This year's meeting of the Global Cabin Air Quality Executive in London was a nexus of scientific, engineering and medical expertise. There was a gathering consensus that the evidence associating "fume events" in aircraft cabins with long-term damage to cognitive capacity and general health is reaching critical mass.
Maybe, but it is unwise to underestimate the spoiling power of those who wish to obscure the correlation of cause and effect by sneeringly accusing the GCAQE and its experts of using a cum hoc ergo propter hoc (with it, therefore because of it) logic.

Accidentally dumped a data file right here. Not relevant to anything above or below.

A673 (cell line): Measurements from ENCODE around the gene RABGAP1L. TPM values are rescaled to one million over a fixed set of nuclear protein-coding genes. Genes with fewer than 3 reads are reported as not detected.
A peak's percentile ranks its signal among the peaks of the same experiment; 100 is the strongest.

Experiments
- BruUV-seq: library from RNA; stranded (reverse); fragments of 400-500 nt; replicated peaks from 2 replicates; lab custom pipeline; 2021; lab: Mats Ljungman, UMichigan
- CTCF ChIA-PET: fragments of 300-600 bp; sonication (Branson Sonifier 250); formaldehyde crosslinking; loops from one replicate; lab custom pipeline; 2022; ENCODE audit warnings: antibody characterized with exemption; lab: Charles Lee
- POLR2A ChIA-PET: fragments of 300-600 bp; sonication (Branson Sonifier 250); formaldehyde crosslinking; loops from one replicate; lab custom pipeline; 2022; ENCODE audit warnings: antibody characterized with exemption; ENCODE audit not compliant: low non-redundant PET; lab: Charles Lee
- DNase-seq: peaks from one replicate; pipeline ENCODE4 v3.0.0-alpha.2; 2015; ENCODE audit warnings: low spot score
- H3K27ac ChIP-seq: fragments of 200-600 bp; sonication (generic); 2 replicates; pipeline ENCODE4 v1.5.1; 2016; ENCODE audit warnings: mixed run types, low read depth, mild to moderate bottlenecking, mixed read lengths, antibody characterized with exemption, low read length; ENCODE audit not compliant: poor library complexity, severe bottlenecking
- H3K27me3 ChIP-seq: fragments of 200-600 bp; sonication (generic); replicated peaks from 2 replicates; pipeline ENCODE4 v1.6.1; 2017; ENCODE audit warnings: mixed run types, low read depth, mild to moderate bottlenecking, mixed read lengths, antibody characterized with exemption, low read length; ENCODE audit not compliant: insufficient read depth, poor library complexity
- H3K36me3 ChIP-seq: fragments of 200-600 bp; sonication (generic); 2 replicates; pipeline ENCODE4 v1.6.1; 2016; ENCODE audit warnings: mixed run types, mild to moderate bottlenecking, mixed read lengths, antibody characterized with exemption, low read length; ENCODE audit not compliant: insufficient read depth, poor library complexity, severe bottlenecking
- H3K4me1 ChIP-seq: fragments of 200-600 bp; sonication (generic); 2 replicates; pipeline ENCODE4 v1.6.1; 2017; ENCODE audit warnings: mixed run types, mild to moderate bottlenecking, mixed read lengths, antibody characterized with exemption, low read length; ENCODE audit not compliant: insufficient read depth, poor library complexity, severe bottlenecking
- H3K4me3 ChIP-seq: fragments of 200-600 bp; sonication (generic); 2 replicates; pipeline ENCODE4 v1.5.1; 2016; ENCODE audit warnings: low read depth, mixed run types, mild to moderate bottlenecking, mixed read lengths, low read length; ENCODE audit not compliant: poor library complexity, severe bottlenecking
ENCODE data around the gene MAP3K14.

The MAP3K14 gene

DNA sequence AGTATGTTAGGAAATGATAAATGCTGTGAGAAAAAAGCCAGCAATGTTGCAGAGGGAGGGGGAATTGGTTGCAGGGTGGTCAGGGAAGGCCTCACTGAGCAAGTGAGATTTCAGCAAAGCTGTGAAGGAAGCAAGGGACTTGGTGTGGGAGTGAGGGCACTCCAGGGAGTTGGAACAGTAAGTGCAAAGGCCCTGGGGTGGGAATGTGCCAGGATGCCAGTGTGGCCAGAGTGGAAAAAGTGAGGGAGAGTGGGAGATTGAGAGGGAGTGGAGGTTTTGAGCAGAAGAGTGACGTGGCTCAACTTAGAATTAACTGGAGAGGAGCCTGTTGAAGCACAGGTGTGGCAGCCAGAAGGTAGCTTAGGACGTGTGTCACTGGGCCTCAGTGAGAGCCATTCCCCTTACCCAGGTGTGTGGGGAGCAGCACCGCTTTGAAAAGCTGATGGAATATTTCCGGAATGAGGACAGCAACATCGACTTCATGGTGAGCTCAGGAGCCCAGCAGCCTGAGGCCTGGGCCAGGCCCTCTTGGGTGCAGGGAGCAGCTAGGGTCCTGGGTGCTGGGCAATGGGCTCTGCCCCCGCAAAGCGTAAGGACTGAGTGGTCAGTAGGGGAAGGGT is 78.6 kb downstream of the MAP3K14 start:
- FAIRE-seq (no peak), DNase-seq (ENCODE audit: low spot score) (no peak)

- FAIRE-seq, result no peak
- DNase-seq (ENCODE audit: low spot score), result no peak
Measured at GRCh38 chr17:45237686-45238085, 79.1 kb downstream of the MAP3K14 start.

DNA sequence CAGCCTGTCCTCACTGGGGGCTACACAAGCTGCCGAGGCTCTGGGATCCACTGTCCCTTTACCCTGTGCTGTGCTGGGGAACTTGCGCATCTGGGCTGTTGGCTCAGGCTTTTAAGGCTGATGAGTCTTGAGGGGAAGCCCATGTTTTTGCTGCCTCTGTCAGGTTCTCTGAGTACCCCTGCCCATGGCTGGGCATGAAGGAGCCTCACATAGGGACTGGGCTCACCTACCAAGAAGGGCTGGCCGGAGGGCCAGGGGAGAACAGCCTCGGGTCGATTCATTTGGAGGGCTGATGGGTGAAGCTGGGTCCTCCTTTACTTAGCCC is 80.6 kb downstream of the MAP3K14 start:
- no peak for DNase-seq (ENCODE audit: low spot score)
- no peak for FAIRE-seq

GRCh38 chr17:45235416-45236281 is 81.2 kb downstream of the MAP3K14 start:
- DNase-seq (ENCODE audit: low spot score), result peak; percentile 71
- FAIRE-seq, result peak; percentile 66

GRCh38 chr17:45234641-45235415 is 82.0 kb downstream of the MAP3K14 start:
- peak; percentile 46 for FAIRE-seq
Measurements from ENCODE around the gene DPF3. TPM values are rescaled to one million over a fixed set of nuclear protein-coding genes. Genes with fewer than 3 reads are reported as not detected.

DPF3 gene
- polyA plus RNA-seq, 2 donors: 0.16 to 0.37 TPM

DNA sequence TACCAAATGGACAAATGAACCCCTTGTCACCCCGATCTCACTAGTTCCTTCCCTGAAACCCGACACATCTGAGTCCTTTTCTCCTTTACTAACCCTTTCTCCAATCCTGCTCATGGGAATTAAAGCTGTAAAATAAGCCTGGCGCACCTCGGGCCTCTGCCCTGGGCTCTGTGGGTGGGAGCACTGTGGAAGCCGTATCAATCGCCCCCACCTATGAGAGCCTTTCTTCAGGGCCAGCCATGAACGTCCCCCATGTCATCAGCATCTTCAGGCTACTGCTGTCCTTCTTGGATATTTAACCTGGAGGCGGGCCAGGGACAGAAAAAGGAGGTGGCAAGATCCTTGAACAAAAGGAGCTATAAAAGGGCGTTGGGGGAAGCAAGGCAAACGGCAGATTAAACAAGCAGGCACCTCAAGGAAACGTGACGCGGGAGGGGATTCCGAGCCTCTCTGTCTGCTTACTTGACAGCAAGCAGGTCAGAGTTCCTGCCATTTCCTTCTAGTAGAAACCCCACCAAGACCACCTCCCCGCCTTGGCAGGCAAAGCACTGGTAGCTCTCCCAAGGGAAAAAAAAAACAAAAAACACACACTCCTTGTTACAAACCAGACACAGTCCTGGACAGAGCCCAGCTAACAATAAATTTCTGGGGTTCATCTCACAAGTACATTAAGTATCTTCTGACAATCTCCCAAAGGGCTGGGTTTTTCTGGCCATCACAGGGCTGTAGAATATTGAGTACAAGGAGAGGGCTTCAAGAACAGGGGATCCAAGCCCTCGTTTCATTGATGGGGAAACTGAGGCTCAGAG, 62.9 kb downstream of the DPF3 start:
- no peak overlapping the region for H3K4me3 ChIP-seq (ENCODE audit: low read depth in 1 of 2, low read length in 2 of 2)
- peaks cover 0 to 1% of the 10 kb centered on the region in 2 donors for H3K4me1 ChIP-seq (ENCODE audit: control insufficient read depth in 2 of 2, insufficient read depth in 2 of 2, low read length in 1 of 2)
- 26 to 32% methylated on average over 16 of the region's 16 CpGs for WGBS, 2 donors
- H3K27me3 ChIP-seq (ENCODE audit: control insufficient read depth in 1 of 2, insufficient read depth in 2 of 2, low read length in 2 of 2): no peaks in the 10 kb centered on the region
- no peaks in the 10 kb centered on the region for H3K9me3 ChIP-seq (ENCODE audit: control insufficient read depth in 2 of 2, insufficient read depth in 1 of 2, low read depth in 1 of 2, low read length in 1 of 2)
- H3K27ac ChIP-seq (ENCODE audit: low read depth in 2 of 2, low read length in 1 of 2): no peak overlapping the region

Among the speakers at the GCAQE meeting was Prof Jeremy Ramsden, who recently lost his job at the UK's Cranfield University after challenging the scientific integrity of Cranfield's report on cabin-fume events. His presentation was on the philosophy of association and causation in science and statistics. It examined the tactics of those in the industry who would prevent this investigation's progress.
Association - the apparent correlation of two events - can, said Ramsden, be the driver for attempts to determine causation; and even if it is not proof they are cause and effect, at least it is a hint that they might be. Meanwhile, the authorities have accepted short-term causation, and soon the bio-markers will be established to yield findings for the long term, so industry had better be ready with its solutions.
(This first appeared as the second leading article in Flight International 1 May)